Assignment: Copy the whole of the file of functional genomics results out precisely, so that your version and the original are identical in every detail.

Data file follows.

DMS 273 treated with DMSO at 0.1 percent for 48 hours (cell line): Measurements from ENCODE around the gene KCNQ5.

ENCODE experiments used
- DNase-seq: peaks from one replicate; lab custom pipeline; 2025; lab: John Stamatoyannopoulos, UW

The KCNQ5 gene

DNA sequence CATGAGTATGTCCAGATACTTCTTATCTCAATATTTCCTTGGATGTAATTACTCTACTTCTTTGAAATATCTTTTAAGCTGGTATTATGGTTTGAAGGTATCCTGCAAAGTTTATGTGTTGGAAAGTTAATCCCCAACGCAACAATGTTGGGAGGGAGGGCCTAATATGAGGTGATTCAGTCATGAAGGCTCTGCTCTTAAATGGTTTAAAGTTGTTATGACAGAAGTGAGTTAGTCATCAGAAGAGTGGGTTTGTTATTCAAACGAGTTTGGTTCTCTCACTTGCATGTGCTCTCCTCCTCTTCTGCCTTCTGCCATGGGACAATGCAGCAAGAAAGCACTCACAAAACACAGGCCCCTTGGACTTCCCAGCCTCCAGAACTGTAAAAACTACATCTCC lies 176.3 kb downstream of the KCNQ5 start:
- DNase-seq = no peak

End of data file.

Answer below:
DMS 273 treated with DMSO at 0.1 percent for 48 hours (cell line): Measurements from ENCODE around the gene KCNQ5.

ENCODE experiments used
- DNase-seq: peaks from one replicate; lab custom pipeline; 2025; lab: John Stamatoyannopoulos, UW

The KCNQ5 gene

DNA sequence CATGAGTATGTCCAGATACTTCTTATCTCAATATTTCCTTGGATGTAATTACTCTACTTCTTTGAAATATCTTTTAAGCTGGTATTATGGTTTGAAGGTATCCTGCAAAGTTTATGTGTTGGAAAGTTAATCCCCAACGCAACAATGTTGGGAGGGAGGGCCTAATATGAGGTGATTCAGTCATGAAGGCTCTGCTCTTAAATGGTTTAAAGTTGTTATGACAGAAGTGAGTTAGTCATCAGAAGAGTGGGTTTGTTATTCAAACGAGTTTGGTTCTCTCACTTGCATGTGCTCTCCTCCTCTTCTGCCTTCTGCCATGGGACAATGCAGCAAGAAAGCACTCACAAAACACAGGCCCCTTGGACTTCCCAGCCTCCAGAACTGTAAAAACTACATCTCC lies 176.3 kb downstream of the KCNQ5 start:
- DNase-seq = no peak